- Miniature Schnauzer – playful and energetic, sheds little, very alert, protective, needs lots of attention, regular grooming needed
- Peruvian Inca Orchid (Hairless) – both hairless and coated and all sizes, loyal, protective, energetic, minimal grooming
- Poodle – hair not fur, smart, easy to train, very short hair, barely sheds
- Portuguese Water Dog – athletic, intelligent, loyal, regular grooming needed
- Shih Tzu – very friendly, small, lots of energy, long fur that will need brushing, doesn’t need a lot of space
- Soft Coated Wheaten Terrier – active, lots of exercise needed, great with kids, regular grooming needed
- Spanish Water Dog – lively, hardworking, protective, energetic, minimal grooming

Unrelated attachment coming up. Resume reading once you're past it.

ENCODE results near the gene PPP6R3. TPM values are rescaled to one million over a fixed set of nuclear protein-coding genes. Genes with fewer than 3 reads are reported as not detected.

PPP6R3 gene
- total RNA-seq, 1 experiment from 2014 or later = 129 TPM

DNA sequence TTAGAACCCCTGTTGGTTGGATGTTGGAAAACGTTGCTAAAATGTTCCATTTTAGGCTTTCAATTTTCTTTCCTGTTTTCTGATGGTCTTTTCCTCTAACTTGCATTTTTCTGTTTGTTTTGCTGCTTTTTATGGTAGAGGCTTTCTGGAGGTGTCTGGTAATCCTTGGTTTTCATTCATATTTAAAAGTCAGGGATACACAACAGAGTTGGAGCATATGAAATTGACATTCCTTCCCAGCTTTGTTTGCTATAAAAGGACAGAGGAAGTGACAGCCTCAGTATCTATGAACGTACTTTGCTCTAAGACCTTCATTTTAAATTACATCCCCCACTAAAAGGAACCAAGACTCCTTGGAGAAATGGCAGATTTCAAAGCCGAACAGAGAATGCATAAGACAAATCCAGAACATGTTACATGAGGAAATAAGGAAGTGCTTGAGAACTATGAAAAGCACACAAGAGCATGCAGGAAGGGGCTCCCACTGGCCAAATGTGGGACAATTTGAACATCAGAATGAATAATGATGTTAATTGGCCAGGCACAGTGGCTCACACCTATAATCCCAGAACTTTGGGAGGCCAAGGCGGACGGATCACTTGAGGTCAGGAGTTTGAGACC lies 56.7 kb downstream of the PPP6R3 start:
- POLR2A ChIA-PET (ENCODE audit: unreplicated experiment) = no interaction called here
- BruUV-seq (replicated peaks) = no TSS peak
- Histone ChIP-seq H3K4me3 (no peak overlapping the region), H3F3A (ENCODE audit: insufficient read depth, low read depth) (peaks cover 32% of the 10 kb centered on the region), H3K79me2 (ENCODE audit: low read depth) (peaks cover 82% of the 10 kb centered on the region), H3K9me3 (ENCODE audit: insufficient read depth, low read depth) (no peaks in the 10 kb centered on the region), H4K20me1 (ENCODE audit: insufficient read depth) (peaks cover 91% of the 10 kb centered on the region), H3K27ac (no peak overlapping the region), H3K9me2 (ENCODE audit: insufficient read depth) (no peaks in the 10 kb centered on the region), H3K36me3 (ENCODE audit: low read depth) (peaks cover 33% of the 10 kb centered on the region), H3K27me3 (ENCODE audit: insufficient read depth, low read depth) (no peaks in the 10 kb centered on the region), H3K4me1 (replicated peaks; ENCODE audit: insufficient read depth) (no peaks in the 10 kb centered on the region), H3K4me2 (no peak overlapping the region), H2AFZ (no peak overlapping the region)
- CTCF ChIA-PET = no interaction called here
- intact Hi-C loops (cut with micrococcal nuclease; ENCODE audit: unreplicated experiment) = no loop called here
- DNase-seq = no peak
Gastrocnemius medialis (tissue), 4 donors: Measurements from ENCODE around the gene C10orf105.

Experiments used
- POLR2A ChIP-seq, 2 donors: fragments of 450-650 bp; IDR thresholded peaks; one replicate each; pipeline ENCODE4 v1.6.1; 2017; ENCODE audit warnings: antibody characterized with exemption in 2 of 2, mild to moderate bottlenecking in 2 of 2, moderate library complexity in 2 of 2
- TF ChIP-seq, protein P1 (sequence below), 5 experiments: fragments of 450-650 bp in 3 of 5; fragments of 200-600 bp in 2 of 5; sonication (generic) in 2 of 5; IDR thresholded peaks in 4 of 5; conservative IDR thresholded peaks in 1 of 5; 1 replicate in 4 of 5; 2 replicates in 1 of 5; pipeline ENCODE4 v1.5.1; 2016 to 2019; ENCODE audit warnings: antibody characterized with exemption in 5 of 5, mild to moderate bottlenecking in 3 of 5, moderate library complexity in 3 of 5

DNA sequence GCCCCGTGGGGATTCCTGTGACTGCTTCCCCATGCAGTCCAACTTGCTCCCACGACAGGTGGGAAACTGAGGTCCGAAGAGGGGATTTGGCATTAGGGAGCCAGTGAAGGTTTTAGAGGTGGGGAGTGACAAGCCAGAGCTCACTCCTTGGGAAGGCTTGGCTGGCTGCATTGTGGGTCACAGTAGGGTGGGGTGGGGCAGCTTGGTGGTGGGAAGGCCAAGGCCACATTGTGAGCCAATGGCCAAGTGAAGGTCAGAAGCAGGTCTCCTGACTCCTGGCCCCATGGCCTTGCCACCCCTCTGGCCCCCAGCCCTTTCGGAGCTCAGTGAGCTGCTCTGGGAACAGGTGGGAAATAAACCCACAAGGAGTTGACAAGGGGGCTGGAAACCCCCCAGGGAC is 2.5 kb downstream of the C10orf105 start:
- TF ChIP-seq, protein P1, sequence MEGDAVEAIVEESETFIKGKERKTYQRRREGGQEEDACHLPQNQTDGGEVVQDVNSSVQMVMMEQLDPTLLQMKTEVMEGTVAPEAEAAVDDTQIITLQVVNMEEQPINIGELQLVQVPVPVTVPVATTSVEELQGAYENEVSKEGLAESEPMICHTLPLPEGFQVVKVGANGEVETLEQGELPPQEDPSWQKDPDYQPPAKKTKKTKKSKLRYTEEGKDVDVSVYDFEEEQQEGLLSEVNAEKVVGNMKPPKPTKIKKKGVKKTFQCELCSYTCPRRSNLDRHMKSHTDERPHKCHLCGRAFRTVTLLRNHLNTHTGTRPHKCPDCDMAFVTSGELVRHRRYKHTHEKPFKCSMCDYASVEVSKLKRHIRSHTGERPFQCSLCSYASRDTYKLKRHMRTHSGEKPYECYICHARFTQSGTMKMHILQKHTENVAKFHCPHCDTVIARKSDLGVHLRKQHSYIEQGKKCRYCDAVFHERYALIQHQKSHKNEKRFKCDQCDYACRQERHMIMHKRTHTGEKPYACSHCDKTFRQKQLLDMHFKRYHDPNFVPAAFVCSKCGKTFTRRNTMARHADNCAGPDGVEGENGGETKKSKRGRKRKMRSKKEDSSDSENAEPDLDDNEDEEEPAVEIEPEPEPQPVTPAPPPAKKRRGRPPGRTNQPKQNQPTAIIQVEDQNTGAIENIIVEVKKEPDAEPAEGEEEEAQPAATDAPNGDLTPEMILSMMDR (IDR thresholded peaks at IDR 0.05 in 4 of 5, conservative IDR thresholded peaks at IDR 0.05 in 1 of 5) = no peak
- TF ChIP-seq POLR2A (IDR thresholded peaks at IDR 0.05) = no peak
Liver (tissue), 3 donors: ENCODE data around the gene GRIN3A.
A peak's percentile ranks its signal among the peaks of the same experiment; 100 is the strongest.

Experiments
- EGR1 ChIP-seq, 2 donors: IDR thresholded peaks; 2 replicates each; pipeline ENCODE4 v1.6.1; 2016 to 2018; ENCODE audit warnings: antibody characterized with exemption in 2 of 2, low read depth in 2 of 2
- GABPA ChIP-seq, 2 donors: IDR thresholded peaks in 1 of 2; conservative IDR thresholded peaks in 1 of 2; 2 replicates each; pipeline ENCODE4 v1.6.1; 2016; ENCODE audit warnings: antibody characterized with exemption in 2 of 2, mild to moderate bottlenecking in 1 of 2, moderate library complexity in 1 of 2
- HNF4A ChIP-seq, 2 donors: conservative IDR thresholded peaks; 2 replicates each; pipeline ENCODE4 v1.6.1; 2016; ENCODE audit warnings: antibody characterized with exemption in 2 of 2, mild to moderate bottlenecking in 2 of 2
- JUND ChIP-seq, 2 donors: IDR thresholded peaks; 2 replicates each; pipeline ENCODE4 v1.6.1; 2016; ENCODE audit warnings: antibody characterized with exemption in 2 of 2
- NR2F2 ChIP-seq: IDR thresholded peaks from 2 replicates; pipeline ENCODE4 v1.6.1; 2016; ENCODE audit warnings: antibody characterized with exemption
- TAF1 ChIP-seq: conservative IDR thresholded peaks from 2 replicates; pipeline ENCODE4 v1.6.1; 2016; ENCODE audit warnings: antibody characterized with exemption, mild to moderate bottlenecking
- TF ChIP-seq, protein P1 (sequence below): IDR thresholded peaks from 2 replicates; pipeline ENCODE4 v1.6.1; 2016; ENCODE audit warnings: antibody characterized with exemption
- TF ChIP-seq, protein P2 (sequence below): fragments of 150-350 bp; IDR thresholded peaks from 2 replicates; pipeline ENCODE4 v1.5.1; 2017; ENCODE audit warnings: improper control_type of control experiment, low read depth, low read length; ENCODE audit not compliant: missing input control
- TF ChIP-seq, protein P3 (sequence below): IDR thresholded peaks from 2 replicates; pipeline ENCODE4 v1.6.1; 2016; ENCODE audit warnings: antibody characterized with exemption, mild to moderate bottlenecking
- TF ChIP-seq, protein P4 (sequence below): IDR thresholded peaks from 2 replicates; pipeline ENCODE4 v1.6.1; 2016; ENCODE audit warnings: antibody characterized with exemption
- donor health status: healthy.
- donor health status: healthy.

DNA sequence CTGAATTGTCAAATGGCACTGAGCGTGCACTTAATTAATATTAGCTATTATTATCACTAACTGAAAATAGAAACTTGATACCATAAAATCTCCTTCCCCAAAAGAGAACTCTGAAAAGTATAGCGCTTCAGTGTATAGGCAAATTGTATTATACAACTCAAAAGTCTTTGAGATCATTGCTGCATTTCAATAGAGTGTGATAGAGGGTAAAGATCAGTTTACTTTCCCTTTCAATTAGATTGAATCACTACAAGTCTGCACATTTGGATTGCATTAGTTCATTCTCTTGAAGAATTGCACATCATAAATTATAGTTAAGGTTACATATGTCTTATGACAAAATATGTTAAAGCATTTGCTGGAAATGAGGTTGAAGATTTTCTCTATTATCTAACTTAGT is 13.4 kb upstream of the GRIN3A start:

- Standard Schnauzer – sociable, affectionate, great with kids, athletic, regular brushing needed
- Xoloitzcuintli – all sized and hair types good, calm, attentive, moderate exercise and grooming necessary
- Yorkshire Terrier – very little fur, grooming generally needed, brush every-so-often
Are beagles good family dogs? Beagles are actually great family dogs. They are small and very easy to manage and maintain. They are also super energetic which is great for keeping up with and playing with little kids. They are a super affectionate dog as well.
How easy are beagles to train? Beagles are a super independent dog because they were originally bred and used for hunting. They are quite stubborn due to this and are hard to train on your own. They are much easier to train with obedience classes, however.
How bad do beagles shed? Beagles don’t shed too bad. They have short hair which makes it less noticeable. This breed of dog does grow a thicker coat for the winter, however, which means they shed a decent amount in the spring. As long as you keep up with the hair you should be just fine.